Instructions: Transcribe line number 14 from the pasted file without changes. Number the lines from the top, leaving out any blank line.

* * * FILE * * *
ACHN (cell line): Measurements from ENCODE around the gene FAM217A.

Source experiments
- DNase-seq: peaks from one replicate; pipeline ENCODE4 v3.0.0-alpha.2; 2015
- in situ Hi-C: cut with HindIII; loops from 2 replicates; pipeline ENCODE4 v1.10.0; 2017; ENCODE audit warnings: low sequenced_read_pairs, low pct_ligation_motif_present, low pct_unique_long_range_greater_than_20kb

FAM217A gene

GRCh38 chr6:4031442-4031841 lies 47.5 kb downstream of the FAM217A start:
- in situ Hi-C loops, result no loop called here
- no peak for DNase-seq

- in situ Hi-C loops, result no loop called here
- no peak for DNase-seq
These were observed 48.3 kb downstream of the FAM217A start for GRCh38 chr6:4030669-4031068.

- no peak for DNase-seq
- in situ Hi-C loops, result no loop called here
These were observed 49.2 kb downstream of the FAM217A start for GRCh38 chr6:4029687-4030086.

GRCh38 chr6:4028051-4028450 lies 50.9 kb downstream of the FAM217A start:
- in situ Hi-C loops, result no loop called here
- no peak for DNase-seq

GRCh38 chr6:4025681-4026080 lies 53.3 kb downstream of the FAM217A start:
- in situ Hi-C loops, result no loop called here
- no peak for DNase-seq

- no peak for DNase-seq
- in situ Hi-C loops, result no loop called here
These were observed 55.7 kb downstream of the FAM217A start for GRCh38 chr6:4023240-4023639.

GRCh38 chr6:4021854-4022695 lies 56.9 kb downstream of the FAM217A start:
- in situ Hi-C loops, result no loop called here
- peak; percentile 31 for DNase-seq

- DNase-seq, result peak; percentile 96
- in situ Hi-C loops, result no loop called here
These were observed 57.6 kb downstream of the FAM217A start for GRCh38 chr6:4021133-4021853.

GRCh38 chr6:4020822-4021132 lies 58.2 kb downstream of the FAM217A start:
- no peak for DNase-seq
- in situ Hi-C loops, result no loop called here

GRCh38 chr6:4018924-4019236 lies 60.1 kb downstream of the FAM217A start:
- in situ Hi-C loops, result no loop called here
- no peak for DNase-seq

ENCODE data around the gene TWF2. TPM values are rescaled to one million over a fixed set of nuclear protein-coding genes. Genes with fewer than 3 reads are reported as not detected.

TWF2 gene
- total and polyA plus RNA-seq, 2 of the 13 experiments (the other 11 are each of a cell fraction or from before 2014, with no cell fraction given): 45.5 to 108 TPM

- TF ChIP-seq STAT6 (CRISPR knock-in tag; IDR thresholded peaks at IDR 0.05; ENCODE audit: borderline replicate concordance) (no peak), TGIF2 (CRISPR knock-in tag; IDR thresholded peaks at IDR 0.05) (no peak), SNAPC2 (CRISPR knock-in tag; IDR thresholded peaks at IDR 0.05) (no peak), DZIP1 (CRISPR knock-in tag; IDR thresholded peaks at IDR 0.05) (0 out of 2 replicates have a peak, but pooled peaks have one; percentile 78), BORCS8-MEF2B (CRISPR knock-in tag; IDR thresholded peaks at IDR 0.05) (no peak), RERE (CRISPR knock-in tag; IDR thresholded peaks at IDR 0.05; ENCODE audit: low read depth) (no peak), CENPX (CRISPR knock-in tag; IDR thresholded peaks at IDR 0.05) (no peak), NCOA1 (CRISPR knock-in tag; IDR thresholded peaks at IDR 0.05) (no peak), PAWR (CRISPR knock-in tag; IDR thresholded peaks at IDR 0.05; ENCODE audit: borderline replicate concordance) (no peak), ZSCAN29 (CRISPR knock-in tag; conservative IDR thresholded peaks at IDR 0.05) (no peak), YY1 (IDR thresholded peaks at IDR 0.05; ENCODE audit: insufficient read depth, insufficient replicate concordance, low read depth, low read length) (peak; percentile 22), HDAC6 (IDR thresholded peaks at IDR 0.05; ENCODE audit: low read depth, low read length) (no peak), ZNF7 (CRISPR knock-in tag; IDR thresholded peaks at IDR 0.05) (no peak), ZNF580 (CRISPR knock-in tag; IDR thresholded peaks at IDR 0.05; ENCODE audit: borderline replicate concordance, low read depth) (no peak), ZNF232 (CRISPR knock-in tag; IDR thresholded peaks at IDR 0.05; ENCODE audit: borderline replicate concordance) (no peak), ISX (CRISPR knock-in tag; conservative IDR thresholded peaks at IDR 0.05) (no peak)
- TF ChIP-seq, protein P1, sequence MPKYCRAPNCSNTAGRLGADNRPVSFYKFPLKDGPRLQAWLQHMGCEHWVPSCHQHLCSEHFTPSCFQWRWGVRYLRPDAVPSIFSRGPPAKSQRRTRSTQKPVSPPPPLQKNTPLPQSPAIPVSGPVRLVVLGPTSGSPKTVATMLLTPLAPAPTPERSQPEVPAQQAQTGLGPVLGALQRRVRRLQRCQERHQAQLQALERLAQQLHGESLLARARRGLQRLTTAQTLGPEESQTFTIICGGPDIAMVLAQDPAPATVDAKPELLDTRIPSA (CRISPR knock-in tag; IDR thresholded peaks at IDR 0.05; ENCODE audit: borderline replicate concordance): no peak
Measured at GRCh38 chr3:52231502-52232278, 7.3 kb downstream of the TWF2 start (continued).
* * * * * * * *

These were observed 49.2 kb downstream of the FAM217A start for GRCh38 chr6:4029687-4030086.